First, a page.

Shields
There's still a week left for the Packers to negotiate exclusively with their own players before they hit the open market Monday, but as ESPN's Adam Schefter reported Saturday, the team is unlikely to come to an agreement before then with perhaps their most coveted free agent, cornerback Sam Shields.

As recently as last week, the Packers were still in negotiations with Shields' agent, Drew Rosenhaus, about a long-term deal, but the two sides were far apart.

Although the Packers have more than $30 million in salary-cap space, general manager Ted Thompson clearly did not want to be in a position of having to use more than $11 million of it on one player.

The franchise tag for a cornerback would have been $11.834 million, while the transition tag would have been $10.081 million. There were no cornerbacks among the six players tagged (four with the franchise designation and two with the transition).

It's unknown exactly what Shields is seeking, but the deal signed Monday by Miami Dolphins cornerback Brent Grimes could help determine Shields' value. Grimes signed a four-year, $32 million deal that included $16 million in guaranteed money.

Shields, who emerged last season as the Packers' top cover corner, entered the NFL as an undrafted free agent and received only a $7,500 signing bonus. He played last season for the restricted free-agent tender of $2.023 million.

Including Shields, the Packers have 17 players who would be eligible for unrestricted free agency beginning March 11. Teams can begin negotiating with other team's free agents Saturday, but no deals can be signed for three days.
Each week, I will ask for questions via Twitter with the hashtag #PackersMail and then will deliver the answers over the weekend.
 

Wrap-up thoughts from the combine

February, 23, 2014
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INDIANAPOLIS – The media access portion of the NFL scouting combine ended on Sunday afternoon, but events for the invitees and league personnel continues through Tuesday.

Looking back over the four days spent in and around Lucas Oil Stadium, there was plenty to be learned.

Here are some final thoughts from the Green Bay Packers’ perspective.

Lineup changes: This is the time of year where the coaches ponder new roles for new players. We already told you about a possible new role in the defense that might better suit Nick Perry, and coach Mike McCarthy’s desire to turn Eddie Lacy -- and the other running backs -- into three-down players in order to limit substitutions and therefore speed up the offense. Also, cornerback Micah Hyde could add safety to his list of duties, while David Bakhtiari appears likely to remain at left tackle, but there’s been no decision made on where Bryan Bulaga will play.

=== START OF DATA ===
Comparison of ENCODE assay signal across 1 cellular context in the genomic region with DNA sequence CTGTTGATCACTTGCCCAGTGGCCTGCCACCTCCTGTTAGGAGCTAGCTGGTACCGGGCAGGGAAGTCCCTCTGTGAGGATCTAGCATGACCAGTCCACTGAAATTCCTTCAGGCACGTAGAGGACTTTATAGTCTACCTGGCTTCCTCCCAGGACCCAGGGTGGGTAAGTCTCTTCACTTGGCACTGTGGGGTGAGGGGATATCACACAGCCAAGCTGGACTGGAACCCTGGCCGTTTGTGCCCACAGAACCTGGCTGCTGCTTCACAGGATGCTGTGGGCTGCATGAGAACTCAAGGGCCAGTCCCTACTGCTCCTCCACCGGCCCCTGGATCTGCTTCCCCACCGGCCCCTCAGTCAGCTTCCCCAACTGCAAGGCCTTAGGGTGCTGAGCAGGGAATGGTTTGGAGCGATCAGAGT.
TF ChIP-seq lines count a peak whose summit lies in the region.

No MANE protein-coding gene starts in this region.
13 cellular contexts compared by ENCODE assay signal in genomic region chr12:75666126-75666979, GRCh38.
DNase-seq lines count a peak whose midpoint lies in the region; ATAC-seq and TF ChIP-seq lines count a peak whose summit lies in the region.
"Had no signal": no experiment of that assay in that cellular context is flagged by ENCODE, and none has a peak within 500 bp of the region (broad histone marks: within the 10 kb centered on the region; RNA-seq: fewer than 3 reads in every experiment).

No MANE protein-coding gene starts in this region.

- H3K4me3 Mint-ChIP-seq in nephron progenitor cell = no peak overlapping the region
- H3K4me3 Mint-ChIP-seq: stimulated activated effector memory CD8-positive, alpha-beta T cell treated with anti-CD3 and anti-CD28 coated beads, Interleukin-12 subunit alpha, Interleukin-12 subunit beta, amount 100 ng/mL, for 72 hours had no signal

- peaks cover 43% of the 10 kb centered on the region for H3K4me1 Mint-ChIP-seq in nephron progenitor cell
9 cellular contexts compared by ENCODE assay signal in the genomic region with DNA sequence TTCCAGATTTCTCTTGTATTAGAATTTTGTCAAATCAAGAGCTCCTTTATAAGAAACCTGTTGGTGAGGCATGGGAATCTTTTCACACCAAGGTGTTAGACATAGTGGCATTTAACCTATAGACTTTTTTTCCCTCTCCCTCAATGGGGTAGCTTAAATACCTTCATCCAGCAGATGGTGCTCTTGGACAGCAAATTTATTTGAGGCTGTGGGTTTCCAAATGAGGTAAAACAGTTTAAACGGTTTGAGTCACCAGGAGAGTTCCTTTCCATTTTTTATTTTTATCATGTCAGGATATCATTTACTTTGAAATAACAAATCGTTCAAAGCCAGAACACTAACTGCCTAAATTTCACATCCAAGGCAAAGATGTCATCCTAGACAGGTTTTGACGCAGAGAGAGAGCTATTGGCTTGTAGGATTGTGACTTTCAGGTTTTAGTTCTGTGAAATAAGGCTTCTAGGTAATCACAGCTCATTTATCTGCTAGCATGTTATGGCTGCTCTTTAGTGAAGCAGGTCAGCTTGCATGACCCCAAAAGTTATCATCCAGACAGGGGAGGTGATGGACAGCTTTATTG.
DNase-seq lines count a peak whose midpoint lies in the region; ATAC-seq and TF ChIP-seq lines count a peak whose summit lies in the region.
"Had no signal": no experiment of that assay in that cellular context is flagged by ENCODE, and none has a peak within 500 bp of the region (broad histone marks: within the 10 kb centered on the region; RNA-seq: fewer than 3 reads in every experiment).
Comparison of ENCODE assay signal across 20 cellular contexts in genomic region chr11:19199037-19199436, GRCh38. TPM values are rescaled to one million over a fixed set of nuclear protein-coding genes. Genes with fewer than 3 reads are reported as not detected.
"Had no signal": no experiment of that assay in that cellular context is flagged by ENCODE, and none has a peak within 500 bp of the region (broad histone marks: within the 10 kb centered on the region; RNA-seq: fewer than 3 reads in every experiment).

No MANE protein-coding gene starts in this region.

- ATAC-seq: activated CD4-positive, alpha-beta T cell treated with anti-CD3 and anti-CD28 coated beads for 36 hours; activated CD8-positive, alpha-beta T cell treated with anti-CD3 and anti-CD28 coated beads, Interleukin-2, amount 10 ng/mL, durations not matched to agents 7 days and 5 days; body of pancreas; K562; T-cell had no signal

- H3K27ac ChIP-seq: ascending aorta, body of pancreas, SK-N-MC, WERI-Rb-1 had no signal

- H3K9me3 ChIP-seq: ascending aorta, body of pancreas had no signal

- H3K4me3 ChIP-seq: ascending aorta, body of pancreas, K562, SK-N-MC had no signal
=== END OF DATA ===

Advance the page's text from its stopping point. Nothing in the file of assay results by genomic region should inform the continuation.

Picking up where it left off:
Salary-cap space: With the 2014 salary cap expected to exceed $130 million and possibly be as high as $132 million, the Packers will have even more room than they expected. Including unused cap space, they could carry over from last season, the Packers will have more than $30 million of salary-cap space available for this offseason.

Tag or no tag: General manager Ted Thompson would not reveal whether he would use the franchise tag as a way to retain cornerback Sam Shields. Although they have the space to absorb the more than $11 million that the tag would cost, Thompson would prefer to sign Shields to a more cap-friendly, long-term deal. Shields’ agent, Drew Rosenhaus, was expected to continue discussions with the Packers in Indianapolis.

Talking to prospects: On the final day of media access, among the players who confirmed they have met or will meet with the Packers included Wisconsin linebacker Chris Borland, Notre Dame defensive lineman Louis Nix III and safeties Ha Ha Clinton-Dix of Alabama and Calvin Pryor of Louisville. There are two kinds of interviews -- formal ones that last 15 minutes (teams are limited to 60 of those) and informal interviews (of which there is no limit).

Up next: Free agency officially begins on March 11 but teams can start negotiating with free agents on March 8. The next official league gathering is the NFL annual meeting, known as the owners meeting, March 23-26 in Orlando, Fla.